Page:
It’s a fun cake to watch take shape, too. The batter is rather simple and comes together in no time, although I will confess that any time I have to whip egg whites and then fold them into the batter, I get a little nervous; it’s such a delicate process and one that will determine the shape and texture of the cake. But with three teaspoons of baking powder, two of which are first added to the whipped egg whites before being incorporated into the batter, it’s a forgiving recipe even if your egg whites don’t appear to be as fluffy as they might otherwise be. Once baked, the cake itself is golden and crispy; all you then have to do is slice it in half and, while it’s cooling, whip the cream and hull some of the strawberries. Believe me when I say that there’s nothing more satisfying than piling mound upon mound of whipped cream onto a cake and then speckling the pure white background with red bits of juicy fruit. If you, like me, happen to be on a strawberry kick these days or if you’re looking a recipe that does justice to the strawberries that are taking over the markets, bake this cake–for yourself or for friends. It really is a beauty.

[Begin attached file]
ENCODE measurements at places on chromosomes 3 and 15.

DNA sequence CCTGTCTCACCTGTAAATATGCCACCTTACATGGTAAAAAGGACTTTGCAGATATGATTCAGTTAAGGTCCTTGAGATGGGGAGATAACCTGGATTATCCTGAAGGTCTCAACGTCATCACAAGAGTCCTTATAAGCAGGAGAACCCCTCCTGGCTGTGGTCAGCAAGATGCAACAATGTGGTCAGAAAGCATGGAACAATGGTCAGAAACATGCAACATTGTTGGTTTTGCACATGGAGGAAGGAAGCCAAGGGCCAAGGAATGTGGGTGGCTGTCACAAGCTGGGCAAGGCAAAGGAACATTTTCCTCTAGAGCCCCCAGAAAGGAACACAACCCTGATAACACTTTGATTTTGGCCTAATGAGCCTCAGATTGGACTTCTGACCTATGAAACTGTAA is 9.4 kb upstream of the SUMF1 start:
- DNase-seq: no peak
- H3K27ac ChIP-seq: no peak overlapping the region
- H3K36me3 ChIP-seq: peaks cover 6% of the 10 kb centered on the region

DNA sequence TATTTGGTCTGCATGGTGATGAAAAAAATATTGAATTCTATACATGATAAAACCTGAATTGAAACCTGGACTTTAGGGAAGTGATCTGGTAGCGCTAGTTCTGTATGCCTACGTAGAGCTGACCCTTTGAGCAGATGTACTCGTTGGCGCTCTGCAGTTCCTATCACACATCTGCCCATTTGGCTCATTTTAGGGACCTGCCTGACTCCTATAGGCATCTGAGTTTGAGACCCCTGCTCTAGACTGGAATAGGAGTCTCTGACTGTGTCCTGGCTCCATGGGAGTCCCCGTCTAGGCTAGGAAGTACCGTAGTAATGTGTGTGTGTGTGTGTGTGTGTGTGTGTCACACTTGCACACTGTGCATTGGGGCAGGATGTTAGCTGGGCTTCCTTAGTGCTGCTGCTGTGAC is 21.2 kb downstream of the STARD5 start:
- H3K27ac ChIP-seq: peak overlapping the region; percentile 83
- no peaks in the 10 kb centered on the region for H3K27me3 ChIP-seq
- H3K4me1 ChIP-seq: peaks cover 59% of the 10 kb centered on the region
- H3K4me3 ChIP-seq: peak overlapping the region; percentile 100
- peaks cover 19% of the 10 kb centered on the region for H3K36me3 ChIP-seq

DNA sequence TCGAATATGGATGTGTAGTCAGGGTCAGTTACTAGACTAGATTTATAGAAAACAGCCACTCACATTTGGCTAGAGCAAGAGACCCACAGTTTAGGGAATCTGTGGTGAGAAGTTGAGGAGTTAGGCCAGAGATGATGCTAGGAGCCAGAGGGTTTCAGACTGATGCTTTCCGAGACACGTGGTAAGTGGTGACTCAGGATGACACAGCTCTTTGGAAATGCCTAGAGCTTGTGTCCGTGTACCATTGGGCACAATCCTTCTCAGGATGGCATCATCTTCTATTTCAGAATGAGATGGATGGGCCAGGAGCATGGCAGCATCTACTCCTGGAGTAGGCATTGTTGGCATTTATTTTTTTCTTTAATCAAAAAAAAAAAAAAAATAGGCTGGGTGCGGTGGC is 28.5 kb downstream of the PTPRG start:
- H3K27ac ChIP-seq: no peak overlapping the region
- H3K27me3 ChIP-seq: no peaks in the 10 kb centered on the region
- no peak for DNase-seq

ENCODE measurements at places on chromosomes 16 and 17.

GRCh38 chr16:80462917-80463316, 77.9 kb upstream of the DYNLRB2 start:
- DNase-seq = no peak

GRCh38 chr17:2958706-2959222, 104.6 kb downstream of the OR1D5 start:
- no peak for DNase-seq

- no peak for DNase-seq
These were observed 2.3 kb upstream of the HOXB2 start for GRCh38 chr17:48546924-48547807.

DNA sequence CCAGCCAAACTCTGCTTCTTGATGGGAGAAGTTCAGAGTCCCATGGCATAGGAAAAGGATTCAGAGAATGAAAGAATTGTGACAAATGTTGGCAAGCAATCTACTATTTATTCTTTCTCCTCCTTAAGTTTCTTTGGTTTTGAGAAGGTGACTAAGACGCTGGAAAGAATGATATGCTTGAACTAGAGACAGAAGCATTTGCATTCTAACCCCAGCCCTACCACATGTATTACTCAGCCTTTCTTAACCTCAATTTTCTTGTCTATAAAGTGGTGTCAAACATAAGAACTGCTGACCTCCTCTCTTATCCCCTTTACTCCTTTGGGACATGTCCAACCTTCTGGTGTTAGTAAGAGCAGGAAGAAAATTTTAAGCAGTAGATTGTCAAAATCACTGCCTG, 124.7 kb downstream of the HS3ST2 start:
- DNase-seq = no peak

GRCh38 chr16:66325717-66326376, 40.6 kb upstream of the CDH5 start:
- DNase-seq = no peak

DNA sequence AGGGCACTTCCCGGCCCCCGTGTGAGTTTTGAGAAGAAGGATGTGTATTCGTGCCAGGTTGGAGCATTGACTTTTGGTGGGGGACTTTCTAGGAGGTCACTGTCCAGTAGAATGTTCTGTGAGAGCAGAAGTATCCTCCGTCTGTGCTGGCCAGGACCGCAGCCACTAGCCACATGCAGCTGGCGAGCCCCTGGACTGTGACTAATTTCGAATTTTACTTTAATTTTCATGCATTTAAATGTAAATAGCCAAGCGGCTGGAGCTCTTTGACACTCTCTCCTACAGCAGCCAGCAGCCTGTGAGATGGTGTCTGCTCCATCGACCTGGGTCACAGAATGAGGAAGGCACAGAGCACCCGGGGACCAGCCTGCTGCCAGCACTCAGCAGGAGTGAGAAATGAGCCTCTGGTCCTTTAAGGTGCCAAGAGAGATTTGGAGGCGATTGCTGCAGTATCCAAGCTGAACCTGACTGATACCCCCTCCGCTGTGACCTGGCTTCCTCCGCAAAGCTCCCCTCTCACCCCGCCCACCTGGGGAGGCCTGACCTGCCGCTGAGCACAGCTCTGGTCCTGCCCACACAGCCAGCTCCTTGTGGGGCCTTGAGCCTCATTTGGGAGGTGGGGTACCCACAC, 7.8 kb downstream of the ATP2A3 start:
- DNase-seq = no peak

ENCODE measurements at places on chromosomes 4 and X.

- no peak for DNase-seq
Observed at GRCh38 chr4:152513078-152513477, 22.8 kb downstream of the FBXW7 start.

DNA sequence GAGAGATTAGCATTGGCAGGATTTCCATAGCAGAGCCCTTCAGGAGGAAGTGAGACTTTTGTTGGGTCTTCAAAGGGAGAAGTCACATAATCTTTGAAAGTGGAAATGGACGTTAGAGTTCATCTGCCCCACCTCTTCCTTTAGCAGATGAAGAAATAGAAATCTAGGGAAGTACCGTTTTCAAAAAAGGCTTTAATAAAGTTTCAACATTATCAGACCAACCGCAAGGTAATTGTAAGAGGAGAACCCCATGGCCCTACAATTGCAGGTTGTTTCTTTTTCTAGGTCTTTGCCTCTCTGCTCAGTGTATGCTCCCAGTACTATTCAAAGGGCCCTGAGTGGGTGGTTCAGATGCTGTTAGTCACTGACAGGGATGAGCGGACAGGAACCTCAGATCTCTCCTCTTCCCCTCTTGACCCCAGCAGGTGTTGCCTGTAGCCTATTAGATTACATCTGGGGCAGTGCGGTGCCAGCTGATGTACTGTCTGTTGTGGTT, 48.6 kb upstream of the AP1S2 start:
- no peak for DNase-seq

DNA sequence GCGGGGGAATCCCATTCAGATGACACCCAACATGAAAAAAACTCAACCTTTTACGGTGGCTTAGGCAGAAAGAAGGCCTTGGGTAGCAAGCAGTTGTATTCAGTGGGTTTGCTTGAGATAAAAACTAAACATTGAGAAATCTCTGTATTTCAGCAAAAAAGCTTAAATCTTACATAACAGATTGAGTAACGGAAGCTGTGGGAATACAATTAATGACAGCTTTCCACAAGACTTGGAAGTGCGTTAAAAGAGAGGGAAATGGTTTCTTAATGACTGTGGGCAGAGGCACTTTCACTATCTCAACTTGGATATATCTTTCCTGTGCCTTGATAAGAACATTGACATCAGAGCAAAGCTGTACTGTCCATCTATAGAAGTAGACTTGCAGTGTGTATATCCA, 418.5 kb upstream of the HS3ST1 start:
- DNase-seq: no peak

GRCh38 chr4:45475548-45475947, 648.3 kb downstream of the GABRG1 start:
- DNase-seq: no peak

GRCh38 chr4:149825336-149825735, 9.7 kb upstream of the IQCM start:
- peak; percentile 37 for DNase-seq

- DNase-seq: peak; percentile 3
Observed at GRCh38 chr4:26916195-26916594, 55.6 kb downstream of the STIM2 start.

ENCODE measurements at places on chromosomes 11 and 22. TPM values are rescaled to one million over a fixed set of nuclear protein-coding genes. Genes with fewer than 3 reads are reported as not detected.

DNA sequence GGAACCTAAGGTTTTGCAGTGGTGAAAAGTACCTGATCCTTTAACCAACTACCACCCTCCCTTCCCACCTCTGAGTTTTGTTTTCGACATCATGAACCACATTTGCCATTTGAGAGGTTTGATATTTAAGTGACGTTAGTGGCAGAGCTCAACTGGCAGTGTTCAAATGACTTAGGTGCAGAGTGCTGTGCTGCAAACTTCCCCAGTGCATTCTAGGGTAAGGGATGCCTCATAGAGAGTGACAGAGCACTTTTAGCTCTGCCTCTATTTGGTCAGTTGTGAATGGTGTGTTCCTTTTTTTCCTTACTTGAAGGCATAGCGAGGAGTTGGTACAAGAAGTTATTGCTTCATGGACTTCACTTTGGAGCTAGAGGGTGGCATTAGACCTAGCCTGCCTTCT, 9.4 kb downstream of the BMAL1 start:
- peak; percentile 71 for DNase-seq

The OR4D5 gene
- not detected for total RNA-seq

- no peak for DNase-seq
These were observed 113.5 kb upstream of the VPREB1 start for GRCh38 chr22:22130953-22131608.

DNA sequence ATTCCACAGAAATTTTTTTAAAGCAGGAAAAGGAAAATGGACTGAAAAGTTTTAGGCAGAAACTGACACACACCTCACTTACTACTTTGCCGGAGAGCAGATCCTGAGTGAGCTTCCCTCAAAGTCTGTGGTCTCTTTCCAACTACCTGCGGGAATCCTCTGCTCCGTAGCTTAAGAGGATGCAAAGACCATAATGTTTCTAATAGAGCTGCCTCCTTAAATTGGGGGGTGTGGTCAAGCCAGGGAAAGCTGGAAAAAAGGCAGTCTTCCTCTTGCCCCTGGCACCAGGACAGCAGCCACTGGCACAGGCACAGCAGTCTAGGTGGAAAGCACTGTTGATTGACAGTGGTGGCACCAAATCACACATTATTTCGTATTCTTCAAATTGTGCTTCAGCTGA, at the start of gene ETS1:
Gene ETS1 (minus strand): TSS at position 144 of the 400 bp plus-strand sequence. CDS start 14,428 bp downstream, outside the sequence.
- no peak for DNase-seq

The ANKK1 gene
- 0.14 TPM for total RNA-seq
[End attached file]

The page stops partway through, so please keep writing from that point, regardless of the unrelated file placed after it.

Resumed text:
Sipi’s Strawberry Cake

Yields about 8 generous slices
Adapted from Tessa Kiros’ Falling Cloudberries

Recipe notes: I used a little less whipped cream than was called for (2 3/4 cup as compared to 3 cups) and was perhaps stingy with it since I ended up with more cream than seemed to fit on the cake. This also meant I used less strawberries (1 pound, which was 3/4 of a pound short of the recommended amount), but the good news is that there were enough leftovers for a Strawberry Fool. No matter how you go, since strawberries and whipped cream are involved, this is a win-win scenario.